Much like the the intricate craftsmanship of a fine Swiss watch or interwoven threads in a tapestry, the melodic lines of Balinese music are intertwined and interlocking. It's no surprise, given the Hindu philosophy that everyone is part of an interconnected community, responsible for the well-being of neighbors, friends, family, and even strangers.
In the gamelan orchestra, the gangsas often have these patterns:
For villages that didn't have their own gamelan instruments, the members would assemble in a communal space and participate in kecak, a vocal style that has many of the same interlocking textures. It remains a vibrant part of the musical culture in Bali, and traditionally has been a way for communities to bond, or to heal after a great tragedy.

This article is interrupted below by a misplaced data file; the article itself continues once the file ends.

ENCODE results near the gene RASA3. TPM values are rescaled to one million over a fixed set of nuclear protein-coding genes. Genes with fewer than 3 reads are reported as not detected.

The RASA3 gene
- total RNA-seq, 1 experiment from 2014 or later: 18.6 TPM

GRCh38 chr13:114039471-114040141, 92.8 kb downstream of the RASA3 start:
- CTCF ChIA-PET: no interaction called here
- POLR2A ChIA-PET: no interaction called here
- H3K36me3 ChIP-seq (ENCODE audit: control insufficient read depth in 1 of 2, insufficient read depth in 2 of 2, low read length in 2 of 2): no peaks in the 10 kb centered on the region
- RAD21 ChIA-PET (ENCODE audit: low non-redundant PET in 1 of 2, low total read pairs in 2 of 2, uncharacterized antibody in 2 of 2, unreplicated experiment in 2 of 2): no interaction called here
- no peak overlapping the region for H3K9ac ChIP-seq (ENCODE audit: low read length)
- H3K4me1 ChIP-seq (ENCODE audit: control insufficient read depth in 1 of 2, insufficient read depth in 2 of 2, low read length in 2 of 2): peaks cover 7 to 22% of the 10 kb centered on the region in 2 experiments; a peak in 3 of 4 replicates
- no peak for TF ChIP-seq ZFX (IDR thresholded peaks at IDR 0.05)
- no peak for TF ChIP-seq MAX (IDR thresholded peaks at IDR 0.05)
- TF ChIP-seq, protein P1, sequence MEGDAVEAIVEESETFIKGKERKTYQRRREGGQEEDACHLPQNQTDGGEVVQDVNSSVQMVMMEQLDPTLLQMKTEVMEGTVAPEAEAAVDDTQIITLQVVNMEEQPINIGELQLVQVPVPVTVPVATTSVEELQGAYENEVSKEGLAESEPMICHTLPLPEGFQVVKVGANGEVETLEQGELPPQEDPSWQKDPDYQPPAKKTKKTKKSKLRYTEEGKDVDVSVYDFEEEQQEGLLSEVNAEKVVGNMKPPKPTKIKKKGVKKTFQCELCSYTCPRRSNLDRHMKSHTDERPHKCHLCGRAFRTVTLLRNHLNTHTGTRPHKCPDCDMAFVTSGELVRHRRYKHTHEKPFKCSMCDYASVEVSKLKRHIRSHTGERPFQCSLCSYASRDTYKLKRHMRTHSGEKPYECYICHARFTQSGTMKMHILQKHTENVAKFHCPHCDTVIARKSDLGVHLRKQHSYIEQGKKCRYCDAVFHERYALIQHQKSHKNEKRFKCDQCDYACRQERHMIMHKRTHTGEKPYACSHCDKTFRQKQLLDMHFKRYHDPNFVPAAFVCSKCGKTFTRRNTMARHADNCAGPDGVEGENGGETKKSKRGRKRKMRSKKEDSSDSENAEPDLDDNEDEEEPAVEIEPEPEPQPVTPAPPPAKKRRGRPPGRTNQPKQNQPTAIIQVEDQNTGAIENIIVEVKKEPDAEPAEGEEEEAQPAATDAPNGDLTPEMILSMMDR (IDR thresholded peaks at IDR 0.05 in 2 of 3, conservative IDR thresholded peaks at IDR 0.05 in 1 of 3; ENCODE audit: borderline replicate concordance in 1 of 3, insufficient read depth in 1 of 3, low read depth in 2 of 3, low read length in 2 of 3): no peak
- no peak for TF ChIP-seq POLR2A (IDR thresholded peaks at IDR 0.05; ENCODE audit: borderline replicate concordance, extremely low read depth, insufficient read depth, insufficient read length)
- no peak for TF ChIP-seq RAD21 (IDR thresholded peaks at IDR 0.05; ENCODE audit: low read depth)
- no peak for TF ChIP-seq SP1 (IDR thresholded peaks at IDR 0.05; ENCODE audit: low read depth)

We recently participated in a kecak exercise with three interlaced rhythms, the polos, the sanglot, and the sangsih.
Polos starts on beat one:
Sanglot displaces the start of the rhythmic phrase slightly:
While sangsih displaces the rhythm still further, filling in the missing space:
With the three combined, there's a constant stream of notes that bounce around the ensemble in an absolutely incredible way:
Taken to its full level, huge groups of people can participate, as in this video of one of the oldest kecak groups in Bali (performing at breakneck speed).